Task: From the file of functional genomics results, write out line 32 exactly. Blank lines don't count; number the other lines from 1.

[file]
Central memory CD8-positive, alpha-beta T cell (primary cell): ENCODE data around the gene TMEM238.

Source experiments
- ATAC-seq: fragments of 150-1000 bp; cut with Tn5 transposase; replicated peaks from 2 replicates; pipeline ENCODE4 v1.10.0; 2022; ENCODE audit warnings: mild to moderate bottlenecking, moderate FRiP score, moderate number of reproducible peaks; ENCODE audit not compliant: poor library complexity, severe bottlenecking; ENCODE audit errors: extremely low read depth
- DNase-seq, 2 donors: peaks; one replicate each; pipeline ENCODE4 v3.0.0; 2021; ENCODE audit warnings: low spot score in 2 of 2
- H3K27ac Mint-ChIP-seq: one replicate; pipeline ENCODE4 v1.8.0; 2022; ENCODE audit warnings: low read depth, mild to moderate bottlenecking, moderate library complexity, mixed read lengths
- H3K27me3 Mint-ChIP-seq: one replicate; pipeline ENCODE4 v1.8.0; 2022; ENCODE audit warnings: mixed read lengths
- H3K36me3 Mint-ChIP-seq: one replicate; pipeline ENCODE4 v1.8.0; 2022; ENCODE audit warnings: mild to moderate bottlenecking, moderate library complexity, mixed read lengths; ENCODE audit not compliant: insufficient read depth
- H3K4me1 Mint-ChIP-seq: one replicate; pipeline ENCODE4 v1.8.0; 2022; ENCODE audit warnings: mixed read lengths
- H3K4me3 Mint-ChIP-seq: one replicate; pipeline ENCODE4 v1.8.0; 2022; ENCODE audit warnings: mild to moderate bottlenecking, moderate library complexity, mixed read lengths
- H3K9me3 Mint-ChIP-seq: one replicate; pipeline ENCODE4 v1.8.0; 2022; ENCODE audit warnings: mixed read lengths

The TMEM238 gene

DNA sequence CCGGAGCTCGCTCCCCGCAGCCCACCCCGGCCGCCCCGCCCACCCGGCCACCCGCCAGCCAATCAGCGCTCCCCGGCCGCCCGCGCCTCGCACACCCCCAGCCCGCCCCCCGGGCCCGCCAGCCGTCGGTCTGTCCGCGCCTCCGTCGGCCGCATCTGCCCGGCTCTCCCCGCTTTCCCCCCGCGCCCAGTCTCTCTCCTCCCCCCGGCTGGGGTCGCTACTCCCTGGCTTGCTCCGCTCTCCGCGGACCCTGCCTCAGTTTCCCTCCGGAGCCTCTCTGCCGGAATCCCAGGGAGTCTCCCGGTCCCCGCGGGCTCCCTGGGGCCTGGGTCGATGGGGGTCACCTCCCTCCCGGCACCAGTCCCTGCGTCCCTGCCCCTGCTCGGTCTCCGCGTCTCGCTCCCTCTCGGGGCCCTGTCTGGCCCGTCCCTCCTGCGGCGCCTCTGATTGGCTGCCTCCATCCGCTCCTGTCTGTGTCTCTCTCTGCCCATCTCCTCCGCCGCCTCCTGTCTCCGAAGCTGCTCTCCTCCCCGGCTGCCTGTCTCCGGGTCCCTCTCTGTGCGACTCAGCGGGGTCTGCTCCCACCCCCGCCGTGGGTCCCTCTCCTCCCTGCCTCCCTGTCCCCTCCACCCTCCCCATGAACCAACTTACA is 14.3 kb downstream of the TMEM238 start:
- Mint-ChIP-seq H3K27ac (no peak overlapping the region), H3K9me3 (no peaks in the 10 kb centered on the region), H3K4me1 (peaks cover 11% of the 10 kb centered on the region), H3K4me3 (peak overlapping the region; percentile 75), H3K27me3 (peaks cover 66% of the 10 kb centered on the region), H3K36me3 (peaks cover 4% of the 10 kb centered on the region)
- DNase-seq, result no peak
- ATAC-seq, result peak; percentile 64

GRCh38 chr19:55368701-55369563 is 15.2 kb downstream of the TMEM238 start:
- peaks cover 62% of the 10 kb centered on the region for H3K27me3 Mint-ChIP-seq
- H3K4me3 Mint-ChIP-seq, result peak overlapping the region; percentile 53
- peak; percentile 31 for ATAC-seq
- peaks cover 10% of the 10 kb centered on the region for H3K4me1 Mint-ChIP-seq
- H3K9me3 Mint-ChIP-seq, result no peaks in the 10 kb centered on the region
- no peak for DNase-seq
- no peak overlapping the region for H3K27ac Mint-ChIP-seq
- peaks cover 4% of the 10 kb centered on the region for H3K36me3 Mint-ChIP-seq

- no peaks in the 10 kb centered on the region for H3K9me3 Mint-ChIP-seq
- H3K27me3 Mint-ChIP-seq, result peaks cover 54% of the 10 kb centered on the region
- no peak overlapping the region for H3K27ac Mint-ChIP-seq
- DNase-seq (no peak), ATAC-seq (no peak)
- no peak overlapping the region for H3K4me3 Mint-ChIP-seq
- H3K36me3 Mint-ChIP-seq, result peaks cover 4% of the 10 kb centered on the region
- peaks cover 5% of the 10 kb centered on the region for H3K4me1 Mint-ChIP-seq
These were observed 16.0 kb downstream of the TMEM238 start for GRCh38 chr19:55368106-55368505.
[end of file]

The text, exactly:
These were observed 16.0 kb downstream of the TMEM238 start for GRCh38 chr19:55368106-55368505.